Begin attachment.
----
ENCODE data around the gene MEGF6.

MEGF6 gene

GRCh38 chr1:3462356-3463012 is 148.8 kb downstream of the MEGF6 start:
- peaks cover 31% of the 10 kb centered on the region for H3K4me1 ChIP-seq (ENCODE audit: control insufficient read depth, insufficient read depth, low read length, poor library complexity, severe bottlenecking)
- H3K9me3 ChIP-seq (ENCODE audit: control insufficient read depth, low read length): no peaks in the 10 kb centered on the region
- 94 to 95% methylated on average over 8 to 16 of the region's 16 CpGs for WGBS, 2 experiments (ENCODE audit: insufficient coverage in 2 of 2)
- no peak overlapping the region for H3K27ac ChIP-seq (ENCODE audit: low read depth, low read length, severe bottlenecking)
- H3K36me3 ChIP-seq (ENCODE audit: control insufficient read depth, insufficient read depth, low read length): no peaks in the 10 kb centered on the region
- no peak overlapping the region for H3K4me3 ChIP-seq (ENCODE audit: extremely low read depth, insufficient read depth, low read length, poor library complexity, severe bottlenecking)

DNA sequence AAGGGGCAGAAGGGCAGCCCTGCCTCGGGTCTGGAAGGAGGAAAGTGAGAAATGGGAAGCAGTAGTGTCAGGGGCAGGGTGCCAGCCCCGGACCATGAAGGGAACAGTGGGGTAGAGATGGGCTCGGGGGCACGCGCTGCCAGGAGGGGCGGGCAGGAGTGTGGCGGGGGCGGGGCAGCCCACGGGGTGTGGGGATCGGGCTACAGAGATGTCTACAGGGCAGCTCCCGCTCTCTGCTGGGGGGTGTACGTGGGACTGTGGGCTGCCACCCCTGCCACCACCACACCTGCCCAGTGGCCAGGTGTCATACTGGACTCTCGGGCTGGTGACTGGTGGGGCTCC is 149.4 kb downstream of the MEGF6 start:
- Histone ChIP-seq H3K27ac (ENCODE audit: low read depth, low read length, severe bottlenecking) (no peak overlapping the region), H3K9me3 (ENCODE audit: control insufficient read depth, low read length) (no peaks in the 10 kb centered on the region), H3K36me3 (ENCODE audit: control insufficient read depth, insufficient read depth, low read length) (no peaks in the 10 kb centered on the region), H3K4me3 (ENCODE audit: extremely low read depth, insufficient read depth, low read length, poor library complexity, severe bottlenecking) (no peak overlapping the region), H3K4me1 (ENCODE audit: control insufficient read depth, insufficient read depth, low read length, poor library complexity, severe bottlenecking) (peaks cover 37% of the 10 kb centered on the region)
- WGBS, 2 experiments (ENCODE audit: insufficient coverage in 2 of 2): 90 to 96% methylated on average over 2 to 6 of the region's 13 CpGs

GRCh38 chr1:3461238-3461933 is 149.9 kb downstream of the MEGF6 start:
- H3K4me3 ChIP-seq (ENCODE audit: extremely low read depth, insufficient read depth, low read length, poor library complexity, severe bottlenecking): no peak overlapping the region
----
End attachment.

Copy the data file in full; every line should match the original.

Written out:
ENCODE data around the gene MEGF6.

MEGF6 gene

GRCh38 chr1:3462356-3463012 is 148.8 kb downstream of the MEGF6 start:
- peaks cover 31% of the 10 kb centered on the region for H3K4me1 ChIP-seq (ENCODE audit: control insufficient read depth, insufficient read depth, low read length, poor library complexity, severe bottlenecking)
- H3K9me3 ChIP-seq (ENCODE audit: control insufficient read depth, low read length): no peaks in the 10 kb centered on the region
- 94 to 95% methylated on average over 8 to 16 of the region's 16 CpGs for WGBS, 2 experiments (ENCODE audit: insufficient coverage in 2 of 2)
- no peak overlapping the region for H3K27ac ChIP-seq (ENCODE audit: low read depth, low read length, severe bottlenecking)
- H3K36me3 ChIP-seq (ENCODE audit: control insufficient read depth, insufficient read depth, low read length): no peaks in the 10 kb centered on the region
- no peak overlapping the region for H3K4me3 ChIP-seq (ENCODE audit: extremely low read depth, insufficient read depth, low read length, poor library complexity, severe bottlenecking)

DNA sequence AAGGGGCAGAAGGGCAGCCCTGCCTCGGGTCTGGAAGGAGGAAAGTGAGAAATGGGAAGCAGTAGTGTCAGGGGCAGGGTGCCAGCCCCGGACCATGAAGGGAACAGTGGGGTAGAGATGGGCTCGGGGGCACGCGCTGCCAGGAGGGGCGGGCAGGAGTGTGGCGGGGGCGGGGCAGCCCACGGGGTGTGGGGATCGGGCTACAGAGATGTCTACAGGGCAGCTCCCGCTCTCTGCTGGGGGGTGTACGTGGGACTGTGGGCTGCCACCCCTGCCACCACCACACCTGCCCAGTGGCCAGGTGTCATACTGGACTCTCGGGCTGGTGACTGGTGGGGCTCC is 149.4 kb downstream of the MEGF6 start:
- Histone ChIP-seq H3K27ac (ENCODE audit: low read depth, low read length, severe bottlenecking) (no peak overlapping the region), H3K9me3 (ENCODE audit: control insufficient read depth, low read length) (no peaks in the 10 kb centered on the region), H3K36me3 (ENCODE audit: control insufficient read depth, insufficient read depth, low read length) (no peaks in the 10 kb centered on the region), H3K4me3 (ENCODE audit: extremely low read depth, insufficient read depth, low read length, poor library complexity, severe bottlenecking) (no peak overlapping the region), H3K4me1 (ENCODE audit: control insufficient read depth, insufficient read depth, low read length, poor library complexity, severe bottlenecking) (peaks cover 37% of the 10 kb centered on the region)
- WGBS, 2 experiments (ENCODE audit: insufficient coverage in 2 of 2): 90 to 96% methylated on average over 2 to 6 of the region's 13 CpGs

GRCh38 chr1:3461238-3461933 is 149.9 kb downstream of the MEGF6 start:
- H3K4me3 ChIP-seq (ENCODE audit: extremely low read depth, insufficient read depth, low read length, poor library complexity, severe bottlenecking): no peak overlapping the region